In the opening scene of the movie "Body Heat," William Hurt watches from his apartment window as a restaurant that he and his parents frequented 25 years before disappears in flames.
"My history is burning up out there," he says.
Many Texans no doubt will feel equally forlorn Saturday, when 81 years of Southwest Conference football come to an end with two games, one a cross-town rivalry, Houston at Rice, that holds little interest, even for the participants, and the other a cross-state rivalry, Texas and Texas A&M, that even Broadway has been unable to ignore.
But, in truth, it has been years since SWC fires raged. When the four "have" schools--Texas, Texas A&M, Texas Tech and Baylor--announced they were joining the Big Eight to form the Big 12, leaving the "have nots"--Rice, Southern Methodist, Texas Christian and Houston--to fend for themselves, all that did was stop the smoldering.
College football historians who have addressed the issue date the beginning of the end to Dec. 4, 1976, when Texas beat then-member Arkansas, 29-12, in the last game coached by two of the conference's most successful and respected coaches, the Longhorns' Darrell Royal and the Razorbacks' Frank Broyles.
Neither might recall the precise moment he decided to quit, but those around Royal at the time believe they know when it hit him. On a visit to the Texas campus during the previous recruiting season, a highly touted running back boasted that he had already committed to Oklahoma but had come to Austin anyway because he wanted the free trip. When Royal objected, the running back turned his back to the revered coach, bent over and. . . .
Let's just say that an ill wind has blown over the Southwest Conference ever since.
Many of the good teams in recent years became so because they cheated. The only two football programs in the conference that have not been apprehended by the long arm of the NCAA since the mid-'80s are Baylor and Rice.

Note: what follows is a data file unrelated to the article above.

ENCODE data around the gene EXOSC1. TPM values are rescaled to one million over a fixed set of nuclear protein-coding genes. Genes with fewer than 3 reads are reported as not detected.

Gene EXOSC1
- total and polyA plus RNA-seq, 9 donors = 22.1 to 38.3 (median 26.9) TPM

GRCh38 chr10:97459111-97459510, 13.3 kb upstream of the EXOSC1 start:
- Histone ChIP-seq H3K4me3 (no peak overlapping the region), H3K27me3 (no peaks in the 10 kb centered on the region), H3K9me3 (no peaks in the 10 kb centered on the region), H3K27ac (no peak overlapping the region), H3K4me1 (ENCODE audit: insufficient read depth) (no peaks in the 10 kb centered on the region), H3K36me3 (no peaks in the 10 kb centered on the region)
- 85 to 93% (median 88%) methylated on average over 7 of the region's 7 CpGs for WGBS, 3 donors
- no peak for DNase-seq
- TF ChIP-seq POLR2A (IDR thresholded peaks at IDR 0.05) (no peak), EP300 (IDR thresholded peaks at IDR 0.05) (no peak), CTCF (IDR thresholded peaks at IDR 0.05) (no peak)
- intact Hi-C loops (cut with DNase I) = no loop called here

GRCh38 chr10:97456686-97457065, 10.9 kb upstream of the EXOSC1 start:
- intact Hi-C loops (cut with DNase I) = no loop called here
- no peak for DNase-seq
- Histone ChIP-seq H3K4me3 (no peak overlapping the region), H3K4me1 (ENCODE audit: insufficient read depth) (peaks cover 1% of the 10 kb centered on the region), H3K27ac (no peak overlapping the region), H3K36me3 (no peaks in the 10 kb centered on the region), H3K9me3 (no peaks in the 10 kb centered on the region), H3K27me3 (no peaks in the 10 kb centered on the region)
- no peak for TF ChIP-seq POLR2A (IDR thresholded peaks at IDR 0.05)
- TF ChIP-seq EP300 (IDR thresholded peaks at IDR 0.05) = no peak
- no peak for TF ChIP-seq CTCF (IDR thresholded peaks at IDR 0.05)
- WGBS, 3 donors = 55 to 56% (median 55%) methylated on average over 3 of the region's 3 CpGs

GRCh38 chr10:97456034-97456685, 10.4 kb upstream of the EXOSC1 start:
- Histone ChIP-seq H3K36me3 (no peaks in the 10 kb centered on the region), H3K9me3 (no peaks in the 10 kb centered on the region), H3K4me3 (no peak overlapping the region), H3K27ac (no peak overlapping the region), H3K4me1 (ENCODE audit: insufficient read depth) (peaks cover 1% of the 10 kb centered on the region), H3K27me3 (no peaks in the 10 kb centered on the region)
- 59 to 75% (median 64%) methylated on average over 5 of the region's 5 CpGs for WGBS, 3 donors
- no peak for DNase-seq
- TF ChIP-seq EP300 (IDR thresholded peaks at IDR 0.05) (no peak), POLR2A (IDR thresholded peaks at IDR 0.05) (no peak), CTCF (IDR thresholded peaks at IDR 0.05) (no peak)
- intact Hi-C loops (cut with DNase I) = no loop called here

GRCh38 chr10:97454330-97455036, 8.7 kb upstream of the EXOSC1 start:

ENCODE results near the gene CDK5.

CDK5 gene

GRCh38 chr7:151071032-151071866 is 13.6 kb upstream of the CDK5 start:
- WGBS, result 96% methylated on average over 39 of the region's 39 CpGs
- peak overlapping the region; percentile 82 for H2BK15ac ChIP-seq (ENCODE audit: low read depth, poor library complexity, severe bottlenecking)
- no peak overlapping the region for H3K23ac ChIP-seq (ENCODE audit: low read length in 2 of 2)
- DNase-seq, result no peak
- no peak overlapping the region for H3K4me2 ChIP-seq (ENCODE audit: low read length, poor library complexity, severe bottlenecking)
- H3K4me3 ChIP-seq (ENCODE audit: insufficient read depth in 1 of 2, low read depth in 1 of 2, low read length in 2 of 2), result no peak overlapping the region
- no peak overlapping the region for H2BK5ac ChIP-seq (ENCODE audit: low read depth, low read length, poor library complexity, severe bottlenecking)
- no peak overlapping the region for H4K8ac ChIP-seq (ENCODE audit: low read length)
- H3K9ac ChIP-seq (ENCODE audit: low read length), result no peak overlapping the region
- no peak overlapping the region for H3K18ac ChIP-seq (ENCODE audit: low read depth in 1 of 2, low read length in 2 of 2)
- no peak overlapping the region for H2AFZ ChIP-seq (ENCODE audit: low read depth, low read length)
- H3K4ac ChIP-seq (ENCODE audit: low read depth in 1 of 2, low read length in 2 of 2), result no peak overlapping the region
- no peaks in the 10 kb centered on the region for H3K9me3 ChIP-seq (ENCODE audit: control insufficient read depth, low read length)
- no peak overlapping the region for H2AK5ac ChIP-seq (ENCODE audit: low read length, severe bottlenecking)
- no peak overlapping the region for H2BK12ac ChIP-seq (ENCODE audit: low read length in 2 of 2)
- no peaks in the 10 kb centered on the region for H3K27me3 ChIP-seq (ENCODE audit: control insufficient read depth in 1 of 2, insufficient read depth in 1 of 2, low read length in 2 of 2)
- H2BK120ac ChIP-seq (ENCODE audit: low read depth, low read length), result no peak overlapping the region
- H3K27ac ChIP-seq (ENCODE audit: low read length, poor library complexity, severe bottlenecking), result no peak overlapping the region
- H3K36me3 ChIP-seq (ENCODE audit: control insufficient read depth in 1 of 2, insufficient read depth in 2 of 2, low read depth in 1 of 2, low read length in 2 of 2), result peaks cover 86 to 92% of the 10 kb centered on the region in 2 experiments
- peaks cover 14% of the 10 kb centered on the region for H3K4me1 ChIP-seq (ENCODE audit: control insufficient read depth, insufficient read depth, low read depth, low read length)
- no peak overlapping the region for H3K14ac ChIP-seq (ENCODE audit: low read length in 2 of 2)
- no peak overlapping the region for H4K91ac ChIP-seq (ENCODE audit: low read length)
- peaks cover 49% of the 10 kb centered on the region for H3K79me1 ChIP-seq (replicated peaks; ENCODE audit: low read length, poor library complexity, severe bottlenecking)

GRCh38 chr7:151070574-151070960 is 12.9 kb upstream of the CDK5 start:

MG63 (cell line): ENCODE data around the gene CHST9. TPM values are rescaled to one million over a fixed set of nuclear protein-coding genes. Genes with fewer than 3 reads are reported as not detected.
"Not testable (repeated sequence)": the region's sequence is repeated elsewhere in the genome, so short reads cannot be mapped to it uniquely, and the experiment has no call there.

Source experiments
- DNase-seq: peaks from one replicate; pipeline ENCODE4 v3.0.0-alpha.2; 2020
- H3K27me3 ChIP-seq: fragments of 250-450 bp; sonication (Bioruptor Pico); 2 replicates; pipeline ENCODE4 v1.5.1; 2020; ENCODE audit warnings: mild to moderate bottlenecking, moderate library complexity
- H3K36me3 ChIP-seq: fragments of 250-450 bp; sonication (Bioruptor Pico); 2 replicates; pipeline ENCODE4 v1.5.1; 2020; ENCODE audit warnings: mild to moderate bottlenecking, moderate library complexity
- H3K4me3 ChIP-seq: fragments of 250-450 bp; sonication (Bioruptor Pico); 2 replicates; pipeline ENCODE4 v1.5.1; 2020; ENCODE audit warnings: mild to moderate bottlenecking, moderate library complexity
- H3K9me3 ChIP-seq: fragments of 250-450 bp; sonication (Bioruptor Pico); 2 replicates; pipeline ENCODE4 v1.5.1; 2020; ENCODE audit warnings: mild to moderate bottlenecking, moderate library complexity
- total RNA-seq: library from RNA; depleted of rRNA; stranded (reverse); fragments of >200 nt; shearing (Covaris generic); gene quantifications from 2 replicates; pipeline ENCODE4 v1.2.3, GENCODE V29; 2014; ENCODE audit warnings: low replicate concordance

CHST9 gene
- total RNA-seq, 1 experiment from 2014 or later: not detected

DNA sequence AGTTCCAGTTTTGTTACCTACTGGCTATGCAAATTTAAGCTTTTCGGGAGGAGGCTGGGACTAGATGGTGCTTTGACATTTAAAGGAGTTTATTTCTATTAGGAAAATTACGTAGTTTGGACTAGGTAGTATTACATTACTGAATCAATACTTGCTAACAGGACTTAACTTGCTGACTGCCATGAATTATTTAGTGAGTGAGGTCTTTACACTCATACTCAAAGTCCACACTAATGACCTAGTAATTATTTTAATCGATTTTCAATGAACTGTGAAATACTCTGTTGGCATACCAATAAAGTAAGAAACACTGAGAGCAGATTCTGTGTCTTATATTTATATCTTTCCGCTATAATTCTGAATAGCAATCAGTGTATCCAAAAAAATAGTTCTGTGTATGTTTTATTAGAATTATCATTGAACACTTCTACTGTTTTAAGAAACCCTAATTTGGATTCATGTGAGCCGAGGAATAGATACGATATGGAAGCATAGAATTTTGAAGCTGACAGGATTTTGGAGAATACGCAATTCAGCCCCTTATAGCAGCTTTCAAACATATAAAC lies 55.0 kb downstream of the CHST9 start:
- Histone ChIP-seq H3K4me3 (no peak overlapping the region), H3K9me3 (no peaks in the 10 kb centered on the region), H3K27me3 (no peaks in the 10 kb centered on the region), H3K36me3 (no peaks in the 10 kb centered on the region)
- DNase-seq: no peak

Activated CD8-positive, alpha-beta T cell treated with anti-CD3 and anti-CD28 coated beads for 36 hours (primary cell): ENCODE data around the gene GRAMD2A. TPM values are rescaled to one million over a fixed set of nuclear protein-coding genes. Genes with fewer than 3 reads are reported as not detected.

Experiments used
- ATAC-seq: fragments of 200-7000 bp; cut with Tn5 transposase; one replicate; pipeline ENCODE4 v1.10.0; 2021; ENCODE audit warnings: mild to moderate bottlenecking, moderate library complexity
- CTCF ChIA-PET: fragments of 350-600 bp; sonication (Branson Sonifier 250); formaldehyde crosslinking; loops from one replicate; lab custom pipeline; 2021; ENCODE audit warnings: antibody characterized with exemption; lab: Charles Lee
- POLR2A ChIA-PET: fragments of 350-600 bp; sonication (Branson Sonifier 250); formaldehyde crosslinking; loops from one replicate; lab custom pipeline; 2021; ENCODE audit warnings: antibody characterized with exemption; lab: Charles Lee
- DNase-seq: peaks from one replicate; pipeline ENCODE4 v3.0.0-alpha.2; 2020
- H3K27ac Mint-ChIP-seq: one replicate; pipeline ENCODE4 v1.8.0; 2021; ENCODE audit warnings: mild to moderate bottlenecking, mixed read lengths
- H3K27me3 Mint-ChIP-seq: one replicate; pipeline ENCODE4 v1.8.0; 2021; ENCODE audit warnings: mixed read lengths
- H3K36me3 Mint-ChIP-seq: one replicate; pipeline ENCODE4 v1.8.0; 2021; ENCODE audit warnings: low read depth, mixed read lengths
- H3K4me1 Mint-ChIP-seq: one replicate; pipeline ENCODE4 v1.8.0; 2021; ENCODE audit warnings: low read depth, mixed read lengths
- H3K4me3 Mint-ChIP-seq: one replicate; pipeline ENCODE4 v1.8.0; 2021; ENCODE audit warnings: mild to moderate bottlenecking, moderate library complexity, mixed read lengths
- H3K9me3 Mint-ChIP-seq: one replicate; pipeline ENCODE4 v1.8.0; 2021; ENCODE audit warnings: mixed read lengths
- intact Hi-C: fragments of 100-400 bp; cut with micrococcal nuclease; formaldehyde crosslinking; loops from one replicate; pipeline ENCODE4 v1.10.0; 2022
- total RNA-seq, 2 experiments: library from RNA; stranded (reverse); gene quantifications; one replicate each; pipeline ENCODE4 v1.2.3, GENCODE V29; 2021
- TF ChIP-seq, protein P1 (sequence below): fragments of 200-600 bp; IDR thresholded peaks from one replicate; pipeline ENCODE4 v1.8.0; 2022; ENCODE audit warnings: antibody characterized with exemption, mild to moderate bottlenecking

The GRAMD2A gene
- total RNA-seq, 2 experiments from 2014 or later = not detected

In 1986, SMU shut down its program for two years after becoming the only NCAA school given the death penalty. One violation involved Texas' governor, William Clements, who contributed to a slush fund for players and then lied about it. Asked about the fib, he said, "Well, there wasn't a Bible in the room."
But even the good teams were not that good. In 10 of the last 12 times that SWC teams have ventured to Dallas for the Cotton Bowl, the reward for the conference's champion since 1941, they have returned home losers.
In seeking a big-picture answer to what happened, blame OPEC.
When the oil boom in the United States went bust, Texans had to diversify or die. They recruited clean, high-tech industries, and, with them, came thousands of employees from other states, joining thousands of Rust Belt evacuees who had come when the Texas economy was better than just about everywhere else except California, and suddenly there were lots of nouveau Texans who did not see the charm of SMU vs. TCU.
When the dynamics of the population changed, so did the sports landscape. Interest in college sports in the state was eroded by the influx, beginning in the '60s, of professional teams in Dallas, Houston and San Antonio. Young sports fans who might once have worn the orange of the Texas Longhorns or maroon of the Texas Aggies more often sported the colors of the Cowboys and the Rockets. For better or worse, the Texas of the '80s and '90s was not the Texas of the '40s and '50s.
There is no for-better-or-worse regarding SWC football. It is worse.
For that, blame the NCAA, although it was trying to do schools a favor when it established stricter scholarship limits. All it did in the SWC was end the dynasty of Texas and Arkansas, which between them appeared in 15 of 19 Cotton Bowl games, were ranked in the top 10 13 times and won three national championships between 1960 and '78.
The parity created when Texas and Arkansas could no longer stockpile players because of the scholarship limitations might have been good for Baylor and SMU, but it was not good for the conference's prestige nationwide. Even in a state richer in high school football talent than any except California and Florida, there were not enough outstanding players to divide among nine schools. So instead of two powerhouses every year, the conference sometimes had none.
With the SWC in free fall, Arkansas fled to the Southeastern Conference in 1992. Texas and Texas A&M would have left sooner if not for the insistence of the Texas Legislature, which controls their funding, that any accommodation they made also include Baylor. The Baptist influence is something that has not changed about Texas.
But we did not come simply to bury the SWC.
John Heisman, who coached at Rice in the '20s, once said, "You'll never have great football played by the southwestern teams. The climate won't permit it."